Ah Hing, AKA Hing Jai, is responsible for capturing for posterity all the junkets and jamborees that senior management get up to. You can guess the kind of thing: "The Southern District Civic Education Outstanding Enterprise Awards cum Care for the Elderly Poster Design Competition" or "The Most Professional Toilet Attendant Election". (What is it with the Chinese and phoney elections?)

So, last week, Hing Jai is there in the Marketing Conference Room to take snaps of the latest "meaningful activity undertaken by the Company", as the PR blurb would have it. This event not being deemed quite meaningful enough for the MD to attend, he had deputed the Commercial Director to go in his place. "

Now, the Commercial Director (or “CD", as she is known) is six feet tall, which is rather above average for a Chinese woman. Much more of the average height was her co-organiser at the event, a lady who wouldn't look out of place at a congress of Shetland Pony jockeys.

This is where it gets a bit complex, so I'll endeavour to keep things as simple as possible. Besides CD and the other woman (to whom I’ll give the pseudonym Tai-nee), there were a bunch of schoolkids. One lot were sitting in the front row, while another lot were standing behind them, with CD and Tai-nee in the middle.

Behind everyone was another feature beloved of the Hong Kong activity, the backdrop with slogan. And the problem was, that in the photos taken by Hing Jai CD’s head blotted out the key Chinese characters. Thus it was that Hing Jai was asked to switch the positions of CD and Tai-nee. No problem for photoshop. Problem solved.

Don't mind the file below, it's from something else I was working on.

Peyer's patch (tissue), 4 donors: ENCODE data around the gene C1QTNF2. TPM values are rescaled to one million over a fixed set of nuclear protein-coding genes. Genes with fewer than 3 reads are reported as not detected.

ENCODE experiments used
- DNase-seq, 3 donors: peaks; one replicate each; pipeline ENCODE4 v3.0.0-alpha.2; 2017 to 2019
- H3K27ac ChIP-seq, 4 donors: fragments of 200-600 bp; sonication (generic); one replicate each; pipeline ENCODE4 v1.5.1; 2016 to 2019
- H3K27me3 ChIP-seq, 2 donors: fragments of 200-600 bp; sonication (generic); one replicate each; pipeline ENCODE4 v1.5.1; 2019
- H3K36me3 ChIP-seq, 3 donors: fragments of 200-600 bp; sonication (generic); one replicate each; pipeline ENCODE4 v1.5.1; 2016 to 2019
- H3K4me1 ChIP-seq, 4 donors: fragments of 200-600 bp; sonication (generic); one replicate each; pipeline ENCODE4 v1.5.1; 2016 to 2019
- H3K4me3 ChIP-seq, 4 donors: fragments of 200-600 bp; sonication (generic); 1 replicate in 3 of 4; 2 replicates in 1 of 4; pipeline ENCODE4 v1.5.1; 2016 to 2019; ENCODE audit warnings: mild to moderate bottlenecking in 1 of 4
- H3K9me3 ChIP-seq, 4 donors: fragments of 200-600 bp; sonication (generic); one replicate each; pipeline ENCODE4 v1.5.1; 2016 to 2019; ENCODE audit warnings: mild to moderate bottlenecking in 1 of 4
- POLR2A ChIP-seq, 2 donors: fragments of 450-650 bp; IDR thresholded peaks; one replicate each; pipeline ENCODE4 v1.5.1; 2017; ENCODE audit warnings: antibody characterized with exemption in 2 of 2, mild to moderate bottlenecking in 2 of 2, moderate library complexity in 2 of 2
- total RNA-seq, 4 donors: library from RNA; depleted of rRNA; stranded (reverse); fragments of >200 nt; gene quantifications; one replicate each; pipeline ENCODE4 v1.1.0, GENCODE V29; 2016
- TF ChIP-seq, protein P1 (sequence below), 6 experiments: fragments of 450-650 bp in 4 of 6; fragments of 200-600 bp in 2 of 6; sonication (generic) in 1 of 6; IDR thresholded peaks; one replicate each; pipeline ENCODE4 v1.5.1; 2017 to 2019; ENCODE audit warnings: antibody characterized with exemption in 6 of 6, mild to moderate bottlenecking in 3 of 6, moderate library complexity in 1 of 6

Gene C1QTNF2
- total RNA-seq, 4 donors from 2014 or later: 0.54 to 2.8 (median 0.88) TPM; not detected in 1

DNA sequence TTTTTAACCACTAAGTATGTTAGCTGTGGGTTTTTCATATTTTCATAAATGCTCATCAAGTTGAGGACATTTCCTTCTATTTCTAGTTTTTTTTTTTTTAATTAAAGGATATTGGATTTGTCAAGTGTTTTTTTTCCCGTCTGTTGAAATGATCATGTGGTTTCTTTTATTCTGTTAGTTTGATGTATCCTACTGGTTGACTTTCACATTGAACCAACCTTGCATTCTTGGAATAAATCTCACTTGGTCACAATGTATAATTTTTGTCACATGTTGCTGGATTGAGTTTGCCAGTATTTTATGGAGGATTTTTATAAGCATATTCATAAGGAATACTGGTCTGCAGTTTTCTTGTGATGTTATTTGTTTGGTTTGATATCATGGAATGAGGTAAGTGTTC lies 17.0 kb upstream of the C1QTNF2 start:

Or so he thought …

The corporate magazine in which the photo was to appear had all but gone to press when there was an intervention from the deputy head of the department that had run the original event to say that Tai-nee must be elevated by six inches, thereby halving the height differential between her and CD.

Hing Jai dutifully complied, only to find (as he had secretly suspected) that Tai-nee's bonce now blocked out the key Chinese characters, which it had been top priority to protect. Which just goes to prove that, when push comes to shove, face really does come before character.

Thursday, 16 December 2010


Working in Hong Kong affords many moments when you have to check that you're not dreaming or that the Martians haven't landed. In one way they have, of course, as the local business scene boasts more than its fair share of spacemen and spacewomen. If the lunatics haven't taken over the asylum, that's only because the astronauts got there first.

Chatting with our IT man a few months back as he was fixing my computer (why is it that, even if you send these guys a screen-shot of the dialog box telling them what the problem is, they are programmed to keep on asking you questions until they find one you can't answer?), he told me the latest story about a department head who will shall call Sarah Wong.

Now, Sarah's main achievement in the five years she's worked here is to be disliked by everyone. She also contends annually for the coveted title "Laziest Bugger in the Company" – Ivan the computer guy says he's yet to fix her computer when it’s not her private stuff that’s caused the problem.

In the summer, while I was in the Basque Country, we had one of those internal award ceremonies that Hong Kong is so fond of, and Sarah did her usual thing of turning up late. The only problem was that she was so late that the HR staff who were running the event had left their station in the corridor and gone inside to cheer on the MD.